Every movement that slays its gods creates new ones, of course. I loathe talk of the sixties and seventies being a 'Greatest Generation' of artists, but if we're going to use such idiotic appellations, let this one also be applied to the artists, curators, and gallerists who emerged in the first half of the nineties.

Tags: Generation, Greatest, Talk

Everyone goes to the same exhibitions and the same parties, stays in the same handful of hotels, eats at the same no-star restaurants, and has almost the same opinions. I adore the art world, but this is copycat behavior in a sphere that prides itself on independent thinking.

Tags: Art, Everyone, Thinking

First let me report that the art in the Barnes Collection has never looked better. My trips to the old Barnes were always amazing, but except on the sunniest days, you could barely see the art. The building always felt pushed beyond its capacity.

Tags: Amazing, Art, Old

Galleries began growing in both number and size in the late seventies, when artists who worked in lofts wanted to exhibit their work in spaces similar to the ones the art was made in.

Tags: Art, Wanted, Work

Galleries needn't be exactly like White Columns purely because times are bad again. But the idea of this special space could - should - help shape what comes next.

Tags: Bad, Help, Special

I also take pleasure in the so-called negative power in Grotjahn's work. That is, I love his paintings for what they are not. Unlike much art of the past decade, Grotjahn isn't simply working from a prescribed checklist of academically acceptable, curator-approved 'isms' and twists.

Tags: Love, Power, Work

I don't know much about auctions. I sometimes go to previews and see art sardined into ugly rooms. I've gawked at the gaudy prices, and gaped at well-clad crowds of happy white people conspicuously spending hundreds of millions of dollars.

Tags: Art, Happy, Sometimes

I don't often go to curator or artist walk-throughs of exhibitions. For a critic, it feels like cheating. I want to see shows with my own eyes, making my own mistakes, viewing exhibitions the way most of their audience sees them.

Tags: Cheating, Eyes, Mistakes

I don't plan out my visits rigorously, but I do have a list of about 125 New York galleries, alternative spaces, museums, and so forth that I visit regularly. That's the closest thing I have to a strategy: I go to a lot of places, many that artists don't visit.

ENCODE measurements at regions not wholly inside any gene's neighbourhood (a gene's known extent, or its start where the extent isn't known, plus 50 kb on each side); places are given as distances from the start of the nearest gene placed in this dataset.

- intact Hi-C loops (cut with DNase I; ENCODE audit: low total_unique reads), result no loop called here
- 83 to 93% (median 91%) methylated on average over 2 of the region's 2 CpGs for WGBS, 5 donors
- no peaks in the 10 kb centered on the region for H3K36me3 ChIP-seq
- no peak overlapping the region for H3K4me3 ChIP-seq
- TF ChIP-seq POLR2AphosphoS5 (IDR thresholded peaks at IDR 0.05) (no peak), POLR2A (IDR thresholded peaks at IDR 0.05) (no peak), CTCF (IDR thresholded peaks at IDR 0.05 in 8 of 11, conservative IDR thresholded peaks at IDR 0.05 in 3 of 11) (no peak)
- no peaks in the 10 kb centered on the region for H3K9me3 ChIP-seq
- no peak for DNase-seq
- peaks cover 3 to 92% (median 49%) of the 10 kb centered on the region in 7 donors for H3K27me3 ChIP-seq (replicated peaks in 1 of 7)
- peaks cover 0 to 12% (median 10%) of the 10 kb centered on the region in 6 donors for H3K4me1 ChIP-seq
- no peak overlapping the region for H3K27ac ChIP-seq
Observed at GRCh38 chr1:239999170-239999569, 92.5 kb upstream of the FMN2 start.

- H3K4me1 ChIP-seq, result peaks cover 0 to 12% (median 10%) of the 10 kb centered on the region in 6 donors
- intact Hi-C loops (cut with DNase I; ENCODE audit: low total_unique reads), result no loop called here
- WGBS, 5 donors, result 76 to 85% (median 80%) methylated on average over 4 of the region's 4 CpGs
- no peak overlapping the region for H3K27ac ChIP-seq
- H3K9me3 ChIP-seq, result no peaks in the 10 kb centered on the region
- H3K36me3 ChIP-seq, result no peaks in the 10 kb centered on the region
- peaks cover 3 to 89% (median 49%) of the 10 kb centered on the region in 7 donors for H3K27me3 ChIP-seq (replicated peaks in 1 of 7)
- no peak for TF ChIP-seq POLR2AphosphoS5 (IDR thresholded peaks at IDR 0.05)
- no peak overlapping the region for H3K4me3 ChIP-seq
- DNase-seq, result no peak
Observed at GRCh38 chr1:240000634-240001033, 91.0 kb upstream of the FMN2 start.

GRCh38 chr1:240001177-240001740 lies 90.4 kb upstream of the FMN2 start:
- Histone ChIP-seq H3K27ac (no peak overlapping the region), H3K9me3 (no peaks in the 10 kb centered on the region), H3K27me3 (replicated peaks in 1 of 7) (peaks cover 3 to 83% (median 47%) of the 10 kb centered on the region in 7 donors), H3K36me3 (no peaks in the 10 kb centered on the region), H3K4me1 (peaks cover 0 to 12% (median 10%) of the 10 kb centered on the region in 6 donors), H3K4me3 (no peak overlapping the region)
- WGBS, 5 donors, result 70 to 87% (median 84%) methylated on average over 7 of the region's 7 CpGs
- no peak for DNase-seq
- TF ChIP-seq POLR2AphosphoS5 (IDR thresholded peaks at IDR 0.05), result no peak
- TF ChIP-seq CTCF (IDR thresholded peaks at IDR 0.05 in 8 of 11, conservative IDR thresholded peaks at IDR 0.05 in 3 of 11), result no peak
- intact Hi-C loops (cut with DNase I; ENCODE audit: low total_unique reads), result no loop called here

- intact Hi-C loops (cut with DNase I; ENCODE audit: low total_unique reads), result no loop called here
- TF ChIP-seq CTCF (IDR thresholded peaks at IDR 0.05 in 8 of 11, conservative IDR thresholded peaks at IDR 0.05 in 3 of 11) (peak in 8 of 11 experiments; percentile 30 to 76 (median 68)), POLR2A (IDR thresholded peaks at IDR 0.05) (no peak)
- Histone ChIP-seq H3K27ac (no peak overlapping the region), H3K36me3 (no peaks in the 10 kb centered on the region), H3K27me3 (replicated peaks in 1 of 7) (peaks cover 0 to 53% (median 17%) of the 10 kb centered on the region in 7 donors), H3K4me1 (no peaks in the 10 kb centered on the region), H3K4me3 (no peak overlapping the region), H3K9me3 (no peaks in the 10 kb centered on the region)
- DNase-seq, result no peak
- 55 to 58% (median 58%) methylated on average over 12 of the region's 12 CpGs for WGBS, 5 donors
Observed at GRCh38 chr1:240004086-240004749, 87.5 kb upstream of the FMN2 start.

Tags: Artists, Plan, York

I like something about George W. Bush. A lot. After spending more than a decade having almost physiological-chemical reactions anytime I saw him, getting the heebie-jeebies whenever he spoke - after being sure from the start that he was a Gremlin on the wing of America - I really like the paintings of George W. Bush.

Tags: After, America, Him

I love art dealers. In some ways, they're my favorite people in the art world. Really. I love that they put their money where their taste is, create their own aesthetic universes, support artists, employ people, and do all of this while letting us see art for free. Many are visionaries.

Tags: Art, Love, Money

I love Rauschenberg. I love that he created a turning point in visual history, that he redefined the idea of beauty, that he combined painting, sculpture, photography, and everyday life with such gall, and that he was interested in, as he put it, 'the ability to conceive failure as progress.'

Tags: Beauty, Life, Love

I often find myself privately stewing about much British art, thinking that except for their tremendous gardens, that the English are not primarily visual artists, and are, in nearly unsurpassable ways, literary.

Tags: Art, Often, Thinking

I see 30 to 40 gallery shows a week, and no matter what kind of mood I'm in, no matter how bad the art is, I almost always feel better afterward. I can learn as much from bad art as from good.

Tags: Art, Bad, Good

I see around 100 shows a month, going from Niketown-size palaces where you feel like yelling, to storefronts in Bushwick. Each has to pay the bills; keep artists happy; and cope with collectors (oy!), curators (ay-yi-yi), critics (woo-hoo!), and occasionally plumbers. That their fiscal life often hangs in the balance only adds to the energy.

Tags: Energy, Happy, Life

I wish I could write about shows outside New York. I often feel like the last person to know anything, because I almost never get to leave town, and when I do, I tend to go for three days max. Seeing between 30 and 40 shows a week in 100 or so galleries and museums takes up nearly all my time.

Tags: Between, Time, Wish

I'm noticing a new approach to art making in recent museum and gallery shows. It flickered into focus at the New Museum's 'Younger Than Jesus' last year and ran through the Whitney Biennial, and I'm seeing it blossom and bear fruit at 'Greater New York,' MoMA P.S. 1's twice-a-decade extravaganza of emerging local talent.